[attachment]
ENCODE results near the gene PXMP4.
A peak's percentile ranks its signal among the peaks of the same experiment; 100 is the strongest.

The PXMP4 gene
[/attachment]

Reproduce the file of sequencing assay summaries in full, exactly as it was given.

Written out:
ENCODE results near the gene PXMP4.
A peak's percentile ranks its signal among the peaks of the same experiment; 100 is the strongest.

The PXMP4 gene